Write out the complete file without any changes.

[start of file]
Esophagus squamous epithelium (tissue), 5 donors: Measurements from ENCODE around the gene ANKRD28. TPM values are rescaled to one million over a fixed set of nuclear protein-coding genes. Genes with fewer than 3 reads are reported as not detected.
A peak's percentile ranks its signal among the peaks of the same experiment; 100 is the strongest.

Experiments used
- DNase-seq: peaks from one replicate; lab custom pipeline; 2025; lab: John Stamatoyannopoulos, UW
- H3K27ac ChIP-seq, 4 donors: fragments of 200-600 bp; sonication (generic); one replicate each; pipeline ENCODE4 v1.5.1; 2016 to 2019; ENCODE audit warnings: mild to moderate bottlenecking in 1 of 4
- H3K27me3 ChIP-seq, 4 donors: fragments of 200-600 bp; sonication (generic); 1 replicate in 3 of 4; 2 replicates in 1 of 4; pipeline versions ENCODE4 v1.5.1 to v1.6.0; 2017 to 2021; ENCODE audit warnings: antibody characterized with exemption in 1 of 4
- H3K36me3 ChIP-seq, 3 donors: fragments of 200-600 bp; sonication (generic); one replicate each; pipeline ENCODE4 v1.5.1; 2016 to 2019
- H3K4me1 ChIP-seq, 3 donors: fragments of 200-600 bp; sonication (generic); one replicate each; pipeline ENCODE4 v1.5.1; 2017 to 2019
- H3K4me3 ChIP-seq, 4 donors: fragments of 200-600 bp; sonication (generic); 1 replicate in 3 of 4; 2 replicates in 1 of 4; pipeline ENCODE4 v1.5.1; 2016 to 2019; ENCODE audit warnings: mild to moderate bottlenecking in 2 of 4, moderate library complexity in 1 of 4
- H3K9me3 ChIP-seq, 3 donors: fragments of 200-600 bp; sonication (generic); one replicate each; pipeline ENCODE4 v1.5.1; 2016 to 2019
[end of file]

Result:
Esophagus squamous epithelium (tissue), 5 donors: Measurements from ENCODE around the gene ANKRD28. TPM values are rescaled to one million over a fixed set of nuclear protein-coding genes. Genes with fewer than 3 reads are reported as not detected.
A peak's percentile ranks its signal among the peaks of the same experiment; 100 is the strongest.

Experiments used
- DNase-seq: peaks from one replicate; lab custom pipeline; 2025; lab: John Stamatoyannopoulos, UW
- H3K27ac ChIP-seq, 4 donors: fragments of 200-600 bp; sonication (generic); one replicate each; pipeline ENCODE4 v1.5.1; 2016 to 2019; ENCODE audit warnings: mild to moderate bottlenecking in 1 of 4
- H3K27me3 ChIP-seq, 4 donors: fragments of 200-600 bp; sonication (generic); 1 replicate in 3 of 4; 2 replicates in 1 of 4; pipeline versions ENCODE4 v1.5.1 to v1.6.0; 2017 to 2021; ENCODE audit warnings: antibody characterized with exemption in 1 of 4
- H3K36me3 ChIP-seq, 3 donors: fragments of 200-600 bp; sonication (generic); one replicate each; pipeline ENCODE4 v1.5.1; 2016 to 2019
- H3K4me1 ChIP-seq, 3 donors: fragments of 200-600 bp; sonication (generic); one replicate each; pipeline ENCODE4 v1.5.1; 2017 to 2019
- H3K4me3 ChIP-seq, 4 donors: fragments of 200-600 bp; sonication (generic); 1 replicate in 3 of 4; 2 replicates in 1 of 4; pipeline ENCODE4 v1.5.1; 2016 to 2019; ENCODE audit warnings: mild to moderate bottlenecking in 2 of 4, moderate library complexity in 1 of 4
- H3K9me3 ChIP-seq, 3 donors: fragments of 200-600 bp; sonication (generic); one replicate each; pipeline ENCODE4 v1.5.1; 2016 to 2019